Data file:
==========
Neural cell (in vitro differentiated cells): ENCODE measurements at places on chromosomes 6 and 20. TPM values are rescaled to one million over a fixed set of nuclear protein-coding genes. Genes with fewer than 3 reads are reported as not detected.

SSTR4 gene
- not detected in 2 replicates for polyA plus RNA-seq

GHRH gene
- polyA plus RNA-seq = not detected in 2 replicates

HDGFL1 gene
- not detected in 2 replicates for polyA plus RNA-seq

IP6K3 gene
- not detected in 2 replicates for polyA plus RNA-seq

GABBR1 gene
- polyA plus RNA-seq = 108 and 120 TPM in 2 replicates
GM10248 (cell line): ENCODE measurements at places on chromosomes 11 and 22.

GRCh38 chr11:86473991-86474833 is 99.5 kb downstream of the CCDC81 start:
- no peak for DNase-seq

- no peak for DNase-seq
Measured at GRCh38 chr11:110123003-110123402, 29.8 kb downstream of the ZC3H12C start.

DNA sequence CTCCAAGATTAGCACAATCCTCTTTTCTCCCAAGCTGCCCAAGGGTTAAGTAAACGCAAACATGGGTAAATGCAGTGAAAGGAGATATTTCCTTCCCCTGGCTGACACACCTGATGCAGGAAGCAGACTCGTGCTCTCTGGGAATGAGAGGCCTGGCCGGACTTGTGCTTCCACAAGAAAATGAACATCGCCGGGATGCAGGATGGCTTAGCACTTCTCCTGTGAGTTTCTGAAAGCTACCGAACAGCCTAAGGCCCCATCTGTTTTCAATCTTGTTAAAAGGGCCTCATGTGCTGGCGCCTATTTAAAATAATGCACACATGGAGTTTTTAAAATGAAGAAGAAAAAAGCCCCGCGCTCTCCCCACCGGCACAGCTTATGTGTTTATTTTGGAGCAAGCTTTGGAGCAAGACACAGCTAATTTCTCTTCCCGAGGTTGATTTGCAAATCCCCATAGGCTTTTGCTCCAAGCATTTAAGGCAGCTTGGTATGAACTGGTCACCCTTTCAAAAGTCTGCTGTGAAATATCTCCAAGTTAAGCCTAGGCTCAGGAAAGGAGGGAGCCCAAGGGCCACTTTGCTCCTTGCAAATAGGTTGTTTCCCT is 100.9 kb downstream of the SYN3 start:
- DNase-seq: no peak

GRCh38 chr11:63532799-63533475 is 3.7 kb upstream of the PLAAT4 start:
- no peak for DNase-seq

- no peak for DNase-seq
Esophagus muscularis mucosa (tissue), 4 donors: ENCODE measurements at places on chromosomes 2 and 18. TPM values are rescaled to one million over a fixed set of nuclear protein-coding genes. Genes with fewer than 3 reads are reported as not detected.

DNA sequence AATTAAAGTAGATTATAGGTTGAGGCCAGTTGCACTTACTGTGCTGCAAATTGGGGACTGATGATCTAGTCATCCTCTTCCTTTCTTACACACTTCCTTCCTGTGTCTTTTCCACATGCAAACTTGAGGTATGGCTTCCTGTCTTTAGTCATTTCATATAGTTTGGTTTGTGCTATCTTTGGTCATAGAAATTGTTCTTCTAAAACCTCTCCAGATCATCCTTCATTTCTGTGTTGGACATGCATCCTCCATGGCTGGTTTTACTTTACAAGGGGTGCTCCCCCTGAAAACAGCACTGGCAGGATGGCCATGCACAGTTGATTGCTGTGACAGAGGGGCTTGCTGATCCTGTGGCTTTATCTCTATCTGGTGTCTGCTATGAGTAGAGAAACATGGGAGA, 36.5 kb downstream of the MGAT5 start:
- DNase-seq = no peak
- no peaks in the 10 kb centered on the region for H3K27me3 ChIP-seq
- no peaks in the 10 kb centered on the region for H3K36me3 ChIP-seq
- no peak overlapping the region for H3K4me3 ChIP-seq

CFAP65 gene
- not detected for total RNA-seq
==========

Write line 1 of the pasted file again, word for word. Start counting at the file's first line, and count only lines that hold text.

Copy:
Neural cell (in vitro differentiated cells): ENCODE measurements at places on chromosomes 6 and 20. TPM values are rescaled to one million over a fixed set of nuclear protein-coding genes. Genes with fewer than 3 reads are reported as not detected.